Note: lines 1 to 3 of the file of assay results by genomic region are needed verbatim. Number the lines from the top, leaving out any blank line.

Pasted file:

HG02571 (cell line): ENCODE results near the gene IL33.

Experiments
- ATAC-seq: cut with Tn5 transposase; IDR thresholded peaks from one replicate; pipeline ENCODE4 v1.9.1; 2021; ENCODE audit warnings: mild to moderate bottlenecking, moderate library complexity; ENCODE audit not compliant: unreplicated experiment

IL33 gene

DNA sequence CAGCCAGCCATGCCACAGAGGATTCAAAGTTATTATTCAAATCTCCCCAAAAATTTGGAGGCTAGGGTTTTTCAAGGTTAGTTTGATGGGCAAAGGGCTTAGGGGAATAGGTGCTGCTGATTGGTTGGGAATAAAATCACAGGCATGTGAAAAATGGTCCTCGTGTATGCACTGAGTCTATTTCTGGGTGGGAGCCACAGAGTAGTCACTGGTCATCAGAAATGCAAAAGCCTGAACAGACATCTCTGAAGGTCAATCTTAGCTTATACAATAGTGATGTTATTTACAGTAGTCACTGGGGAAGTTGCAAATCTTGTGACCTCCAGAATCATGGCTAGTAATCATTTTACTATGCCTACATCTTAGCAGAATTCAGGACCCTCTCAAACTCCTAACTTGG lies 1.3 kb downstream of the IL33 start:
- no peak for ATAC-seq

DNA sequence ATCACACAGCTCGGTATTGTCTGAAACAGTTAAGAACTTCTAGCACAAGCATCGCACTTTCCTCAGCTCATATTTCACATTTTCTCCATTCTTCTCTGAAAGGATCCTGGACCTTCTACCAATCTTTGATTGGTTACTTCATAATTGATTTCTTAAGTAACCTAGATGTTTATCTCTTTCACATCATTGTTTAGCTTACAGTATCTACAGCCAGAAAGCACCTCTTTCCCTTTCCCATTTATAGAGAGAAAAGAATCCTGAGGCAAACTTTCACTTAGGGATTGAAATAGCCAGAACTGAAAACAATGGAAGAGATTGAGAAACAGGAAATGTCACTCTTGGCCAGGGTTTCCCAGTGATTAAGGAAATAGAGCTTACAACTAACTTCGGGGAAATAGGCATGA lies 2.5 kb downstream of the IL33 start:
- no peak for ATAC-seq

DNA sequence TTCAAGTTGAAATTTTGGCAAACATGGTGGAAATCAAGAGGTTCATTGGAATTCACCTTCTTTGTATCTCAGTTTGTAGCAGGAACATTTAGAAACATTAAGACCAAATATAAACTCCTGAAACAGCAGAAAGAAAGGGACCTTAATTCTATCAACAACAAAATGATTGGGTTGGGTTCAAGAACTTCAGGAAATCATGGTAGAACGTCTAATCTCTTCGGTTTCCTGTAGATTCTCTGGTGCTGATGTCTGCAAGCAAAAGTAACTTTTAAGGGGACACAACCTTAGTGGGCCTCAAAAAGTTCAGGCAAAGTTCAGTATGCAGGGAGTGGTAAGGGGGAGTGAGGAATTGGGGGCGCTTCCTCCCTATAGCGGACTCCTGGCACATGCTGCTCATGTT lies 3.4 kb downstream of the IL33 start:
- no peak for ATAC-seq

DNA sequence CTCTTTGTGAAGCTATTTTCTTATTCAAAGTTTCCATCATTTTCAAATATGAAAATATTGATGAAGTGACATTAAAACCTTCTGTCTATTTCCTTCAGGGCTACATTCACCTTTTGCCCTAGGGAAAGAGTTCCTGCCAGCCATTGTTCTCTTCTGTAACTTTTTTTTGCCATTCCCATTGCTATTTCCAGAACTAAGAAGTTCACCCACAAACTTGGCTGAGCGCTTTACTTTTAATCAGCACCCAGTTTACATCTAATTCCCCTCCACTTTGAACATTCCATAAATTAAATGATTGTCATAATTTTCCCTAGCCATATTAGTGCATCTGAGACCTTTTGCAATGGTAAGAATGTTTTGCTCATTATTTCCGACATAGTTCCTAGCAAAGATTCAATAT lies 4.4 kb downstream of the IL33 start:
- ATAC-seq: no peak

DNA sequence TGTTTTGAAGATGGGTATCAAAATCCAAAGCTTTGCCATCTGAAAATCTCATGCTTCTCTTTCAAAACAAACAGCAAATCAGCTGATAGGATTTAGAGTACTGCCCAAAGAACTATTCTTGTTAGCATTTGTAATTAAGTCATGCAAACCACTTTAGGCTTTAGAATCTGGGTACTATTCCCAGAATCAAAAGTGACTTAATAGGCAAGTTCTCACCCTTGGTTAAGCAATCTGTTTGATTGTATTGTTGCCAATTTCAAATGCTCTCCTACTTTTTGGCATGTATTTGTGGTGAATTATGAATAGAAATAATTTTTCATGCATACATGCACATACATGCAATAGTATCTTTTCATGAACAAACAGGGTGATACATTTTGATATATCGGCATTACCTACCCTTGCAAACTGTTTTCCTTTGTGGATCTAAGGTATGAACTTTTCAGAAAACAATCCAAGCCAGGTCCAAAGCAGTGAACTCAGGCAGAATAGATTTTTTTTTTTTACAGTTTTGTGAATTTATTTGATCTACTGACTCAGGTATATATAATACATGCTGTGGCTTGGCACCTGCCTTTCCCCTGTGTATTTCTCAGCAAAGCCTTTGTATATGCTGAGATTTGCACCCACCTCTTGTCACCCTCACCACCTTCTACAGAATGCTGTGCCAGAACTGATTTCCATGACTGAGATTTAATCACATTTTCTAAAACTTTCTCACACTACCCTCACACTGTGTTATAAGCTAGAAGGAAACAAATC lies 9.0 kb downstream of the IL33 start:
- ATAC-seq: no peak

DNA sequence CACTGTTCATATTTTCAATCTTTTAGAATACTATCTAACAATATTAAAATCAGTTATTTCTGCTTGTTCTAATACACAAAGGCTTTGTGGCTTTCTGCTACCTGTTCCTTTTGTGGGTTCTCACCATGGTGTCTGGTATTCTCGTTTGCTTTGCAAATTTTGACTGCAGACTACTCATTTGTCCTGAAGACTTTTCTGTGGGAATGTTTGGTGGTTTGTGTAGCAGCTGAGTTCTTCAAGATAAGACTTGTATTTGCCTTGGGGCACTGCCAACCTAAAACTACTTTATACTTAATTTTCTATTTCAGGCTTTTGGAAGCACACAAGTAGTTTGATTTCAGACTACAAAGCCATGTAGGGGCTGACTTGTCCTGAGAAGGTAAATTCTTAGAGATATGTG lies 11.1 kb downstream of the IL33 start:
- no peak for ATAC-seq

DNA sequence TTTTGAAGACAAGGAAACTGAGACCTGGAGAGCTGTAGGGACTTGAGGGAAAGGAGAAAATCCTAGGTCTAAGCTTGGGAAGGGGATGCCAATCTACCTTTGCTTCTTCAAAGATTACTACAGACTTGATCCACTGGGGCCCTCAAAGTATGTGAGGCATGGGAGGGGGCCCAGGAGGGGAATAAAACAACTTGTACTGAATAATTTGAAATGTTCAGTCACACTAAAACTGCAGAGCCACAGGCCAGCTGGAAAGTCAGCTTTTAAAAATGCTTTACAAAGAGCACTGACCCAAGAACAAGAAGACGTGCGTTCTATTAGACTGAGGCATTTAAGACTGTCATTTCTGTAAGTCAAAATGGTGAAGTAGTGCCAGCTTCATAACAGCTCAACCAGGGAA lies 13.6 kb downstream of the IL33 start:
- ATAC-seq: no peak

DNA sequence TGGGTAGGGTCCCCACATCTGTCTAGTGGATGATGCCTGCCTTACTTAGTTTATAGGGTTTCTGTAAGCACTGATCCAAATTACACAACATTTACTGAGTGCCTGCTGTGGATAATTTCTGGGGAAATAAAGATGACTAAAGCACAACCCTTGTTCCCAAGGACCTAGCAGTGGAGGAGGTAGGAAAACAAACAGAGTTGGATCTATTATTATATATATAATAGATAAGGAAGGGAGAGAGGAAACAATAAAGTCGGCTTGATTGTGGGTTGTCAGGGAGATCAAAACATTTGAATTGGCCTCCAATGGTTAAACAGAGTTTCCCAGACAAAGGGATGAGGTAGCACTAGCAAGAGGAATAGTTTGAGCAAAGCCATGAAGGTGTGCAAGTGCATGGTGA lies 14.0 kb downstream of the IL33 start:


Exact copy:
HG02571 (cell line): ENCODE results near the gene IL33.

Experiments
- ATAC-seq: cut with Tn5 transposase; IDR thresholded peaks from one replicate; pipeline ENCODE4 v1.9.1; 2021; ENCODE audit warnings: mild to moderate bottlenecking, moderate library complexity; ENCODE audit not compliant: unreplicated experiment